Now, eight years later, another child abuse case – this time involving the death of a child – has prompted renewed calls for homeschooling registration and regulation. Led again by now state Senator Weinberg, politicians are considering new legislation.

What I find abhorrent here is the injustice of what can only be called guilt-by-association. Homeschoolers are specifically targeted, as if the abused children were victims of homeschooling. Before I go on, though, let me state my fundamental position: The responsibility for the education of the children rests with the parents, not the state (or “society”), and as such any parent that so chooses has an unalienable right to opt out of the public school system in order to school his/her child as he/she sees fit, no questions asked. The government’s job is to protect that parent’s right to do so, not chase him/her down for any kind of “public monitoring”.

This does not imply that the state has no role to play in regards to the welfare of minors. For a full discussion of the proper nature of that role, see my essay "Regulating" Business - the Good and the Bad. The principles that apply to the business-government relationship apply also to the issue of child welfare. In this case, the crime of physical child abuse should be treated like any other crime – prosecute the villains. In the absence of any evidence or suspicion of rights violations, the government takes no action.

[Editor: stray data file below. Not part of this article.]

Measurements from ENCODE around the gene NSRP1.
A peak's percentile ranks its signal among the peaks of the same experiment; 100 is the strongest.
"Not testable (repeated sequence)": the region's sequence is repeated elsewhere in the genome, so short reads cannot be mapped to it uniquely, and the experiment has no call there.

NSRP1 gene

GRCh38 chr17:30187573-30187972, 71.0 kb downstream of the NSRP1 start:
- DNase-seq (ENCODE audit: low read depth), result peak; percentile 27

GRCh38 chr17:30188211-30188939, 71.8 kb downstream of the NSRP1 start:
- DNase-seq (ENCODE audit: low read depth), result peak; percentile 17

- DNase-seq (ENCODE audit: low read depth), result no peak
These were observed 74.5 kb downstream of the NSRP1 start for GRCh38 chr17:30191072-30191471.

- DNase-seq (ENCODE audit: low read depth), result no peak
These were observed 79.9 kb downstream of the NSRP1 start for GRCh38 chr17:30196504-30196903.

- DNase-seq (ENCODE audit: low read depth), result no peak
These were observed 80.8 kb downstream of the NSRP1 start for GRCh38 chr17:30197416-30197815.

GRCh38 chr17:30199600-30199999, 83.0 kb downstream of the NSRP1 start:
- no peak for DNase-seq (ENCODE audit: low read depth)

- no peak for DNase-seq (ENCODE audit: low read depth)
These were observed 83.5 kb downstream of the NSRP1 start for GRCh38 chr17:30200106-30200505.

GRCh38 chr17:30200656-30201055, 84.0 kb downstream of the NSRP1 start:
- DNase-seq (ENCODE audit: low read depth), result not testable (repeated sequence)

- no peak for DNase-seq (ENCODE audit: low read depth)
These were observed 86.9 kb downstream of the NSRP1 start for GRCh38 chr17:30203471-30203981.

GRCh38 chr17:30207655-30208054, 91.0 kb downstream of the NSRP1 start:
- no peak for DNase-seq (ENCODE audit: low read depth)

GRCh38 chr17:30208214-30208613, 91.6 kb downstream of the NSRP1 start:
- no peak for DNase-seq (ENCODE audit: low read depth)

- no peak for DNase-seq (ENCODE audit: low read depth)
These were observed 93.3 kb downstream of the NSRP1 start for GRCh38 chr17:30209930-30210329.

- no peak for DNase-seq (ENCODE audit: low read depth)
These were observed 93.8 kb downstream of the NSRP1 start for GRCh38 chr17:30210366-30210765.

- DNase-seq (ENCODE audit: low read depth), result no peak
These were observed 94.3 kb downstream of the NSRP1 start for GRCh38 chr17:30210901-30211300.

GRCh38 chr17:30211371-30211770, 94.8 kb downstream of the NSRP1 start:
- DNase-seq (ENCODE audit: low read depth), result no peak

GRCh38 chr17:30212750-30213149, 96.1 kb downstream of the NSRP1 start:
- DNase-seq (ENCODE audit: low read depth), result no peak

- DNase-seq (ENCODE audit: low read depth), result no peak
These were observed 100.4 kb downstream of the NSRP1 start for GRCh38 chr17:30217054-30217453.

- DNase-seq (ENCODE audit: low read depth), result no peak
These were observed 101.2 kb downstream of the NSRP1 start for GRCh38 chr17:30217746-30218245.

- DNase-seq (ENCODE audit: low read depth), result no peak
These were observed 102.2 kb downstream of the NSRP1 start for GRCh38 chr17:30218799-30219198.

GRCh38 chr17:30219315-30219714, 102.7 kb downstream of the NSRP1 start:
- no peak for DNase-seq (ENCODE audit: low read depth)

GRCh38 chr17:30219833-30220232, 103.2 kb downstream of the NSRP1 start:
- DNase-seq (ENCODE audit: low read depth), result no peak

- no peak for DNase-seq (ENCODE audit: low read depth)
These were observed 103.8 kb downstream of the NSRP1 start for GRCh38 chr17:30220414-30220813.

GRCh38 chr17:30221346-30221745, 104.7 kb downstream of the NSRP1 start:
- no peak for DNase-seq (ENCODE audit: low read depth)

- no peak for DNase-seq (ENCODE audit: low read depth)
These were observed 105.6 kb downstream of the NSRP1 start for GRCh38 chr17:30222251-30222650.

But punishing the guilty is not what this is all about. There are already ample laws on the books for doing that. It’s really about statists exploiting these crimes against children to expand government controls under the guise of protecting children. What we have here is a microcosm of one of the causes of the expanding regulatory state; punishing the innocent many for the wrongdoing of the few. (A huge example of that; Sarbanes-Oxley, under which, in response to the fraud of a handful of corporate shysters, draconian regulations were foisted on the thousands of public companies that didn’t cook their books.)

The proper way to view the homeschooling issue is: until and unless evidence of an actual crime surfaces, leave them alone! That is how objective law works. In regards to homeschoolers, my Italian analogy from my above-cited essay applies.

But that is not the mindset behind the push to end NJ’s regulation-free zone. Consider:

“We just want to know your child exists,’’ Weinberg said. “How do children disappear from view?’’

“I think it’s a big issue. I absolutely support the state not only requiring children to register, but to track the curriculum and track that the kids are there,’’ [national child welfare expert Judith] Meltzer said. “I understand why parents would choose to home school but not why they object to registering and certifying they have a curriculum that has standards for their children.”